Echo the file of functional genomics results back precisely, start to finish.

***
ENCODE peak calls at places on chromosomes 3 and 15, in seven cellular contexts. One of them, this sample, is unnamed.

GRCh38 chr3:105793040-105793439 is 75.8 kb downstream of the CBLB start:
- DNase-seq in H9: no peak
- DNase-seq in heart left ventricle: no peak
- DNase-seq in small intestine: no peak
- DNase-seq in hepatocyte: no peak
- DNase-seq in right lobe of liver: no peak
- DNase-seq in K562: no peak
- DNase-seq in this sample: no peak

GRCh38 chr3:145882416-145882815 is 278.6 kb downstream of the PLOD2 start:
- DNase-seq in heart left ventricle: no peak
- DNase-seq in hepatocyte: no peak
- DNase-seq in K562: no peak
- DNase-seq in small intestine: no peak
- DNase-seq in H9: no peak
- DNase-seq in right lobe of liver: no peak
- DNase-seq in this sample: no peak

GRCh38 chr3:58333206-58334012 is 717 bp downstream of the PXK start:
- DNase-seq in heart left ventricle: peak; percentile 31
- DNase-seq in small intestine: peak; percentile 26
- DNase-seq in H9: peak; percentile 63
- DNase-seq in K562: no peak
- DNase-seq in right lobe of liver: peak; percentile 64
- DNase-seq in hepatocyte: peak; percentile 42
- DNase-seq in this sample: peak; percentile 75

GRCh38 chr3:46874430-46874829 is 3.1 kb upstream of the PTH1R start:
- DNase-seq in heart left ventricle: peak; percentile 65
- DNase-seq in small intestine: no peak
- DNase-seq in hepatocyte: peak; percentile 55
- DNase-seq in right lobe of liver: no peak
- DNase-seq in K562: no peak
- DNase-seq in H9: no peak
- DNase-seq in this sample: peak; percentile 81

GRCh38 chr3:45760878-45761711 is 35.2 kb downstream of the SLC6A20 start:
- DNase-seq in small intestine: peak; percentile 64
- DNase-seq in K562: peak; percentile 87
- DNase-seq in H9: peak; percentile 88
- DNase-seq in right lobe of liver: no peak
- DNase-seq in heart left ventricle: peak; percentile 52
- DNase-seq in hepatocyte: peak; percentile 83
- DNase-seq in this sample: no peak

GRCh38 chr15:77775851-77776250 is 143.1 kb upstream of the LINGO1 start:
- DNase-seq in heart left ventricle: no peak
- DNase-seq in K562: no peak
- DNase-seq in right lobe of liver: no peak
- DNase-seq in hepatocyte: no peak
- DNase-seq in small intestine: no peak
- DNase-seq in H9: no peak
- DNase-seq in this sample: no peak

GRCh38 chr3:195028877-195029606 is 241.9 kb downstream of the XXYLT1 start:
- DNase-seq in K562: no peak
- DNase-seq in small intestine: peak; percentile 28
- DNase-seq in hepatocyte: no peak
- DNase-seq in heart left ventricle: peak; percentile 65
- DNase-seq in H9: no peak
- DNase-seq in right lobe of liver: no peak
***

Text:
ENCODE peak calls at places on chromosomes 3 and 15, in seven cellular contexts. One of them, this sample, is unnamed.

GRCh38 chr3:105793040-105793439 is 75.8 kb downstream of the CBLB start:
- DNase-seq in H9: no peak
- DNase-seq in heart left ventricle: no peak
- DNase-seq in small intestine: no peak
- DNase-seq in hepatocyte: no peak
- DNase-seq in right lobe of liver: no peak
- DNase-seq in K562: no peak
- DNase-seq in this sample: no peak

GRCh38 chr3:145882416-145882815 is 278.6 kb downstream of the PLOD2 start:
- DNase-seq in heart left ventricle: no peak
- DNase-seq in hepatocyte: no peak
- DNase-seq in K562: no peak
- DNase-seq in small intestine: no peak
- DNase-seq in H9: no peak
- DNase-seq in right lobe of liver: no peak
- DNase-seq in this sample: no peak

GRCh38 chr3:58333206-58334012 is 717 bp downstream of the PXK start:
- DNase-seq in heart left ventricle: peak; percentile 31
- DNase-seq in small intestine: peak; percentile 26
- DNase-seq in H9: peak; percentile 63
- DNase-seq in K562: no peak
- DNase-seq in right lobe of liver: peak; percentile 64
- DNase-seq in hepatocyte: peak; percentile 42
- DNase-seq in this sample: peak; percentile 75

GRCh38 chr3:46874430-46874829 is 3.1 kb upstream of the PTH1R start:
- DNase-seq in heart left ventricle: peak; percentile 65
- DNase-seq in small intestine: no peak
- DNase-seq in hepatocyte: peak; percentile 55
- DNase-seq in right lobe of liver: no peak
- DNase-seq in K562: no peak
- DNase-seq in H9: no peak
- DNase-seq in this sample: peak; percentile 81

GRCh38 chr3:45760878-45761711 is 35.2 kb downstream of the SLC6A20 start:
- DNase-seq in small intestine: peak; percentile 64
- DNase-seq in K562: peak; percentile 87
- DNase-seq in H9: peak; percentile 88
- DNase-seq in right lobe of liver: no peak
- DNase-seq in heart left ventricle: peak; percentile 52
- DNase-seq in hepatocyte: peak; percentile 83
- DNase-seq in this sample: no peak

GRCh38 chr15:77775851-77776250 is 143.1 kb upstream of the LINGO1 start:
- DNase-seq in heart left ventricle: no peak
- DNase-seq in K562: no peak
- DNase-seq in right lobe of liver: no peak
- DNase-seq in hepatocyte: no peak
- DNase-seq in small intestine: no peak
- DNase-seq in H9: no peak
- DNase-seq in this sample: no peak

GRCh38 chr3:195028877-195029606 is 241.9 kb downstream of the XXYLT1 start:
- DNase-seq in K562: no peak
- DNase-seq in small intestine: peak; percentile 28
- DNase-seq in hepatocyte: no peak
- DNase-seq in heart left ventricle: peak; percentile 65
- DNase-seq in H9: no peak
- DNase-seq in right lobe of liver: no peak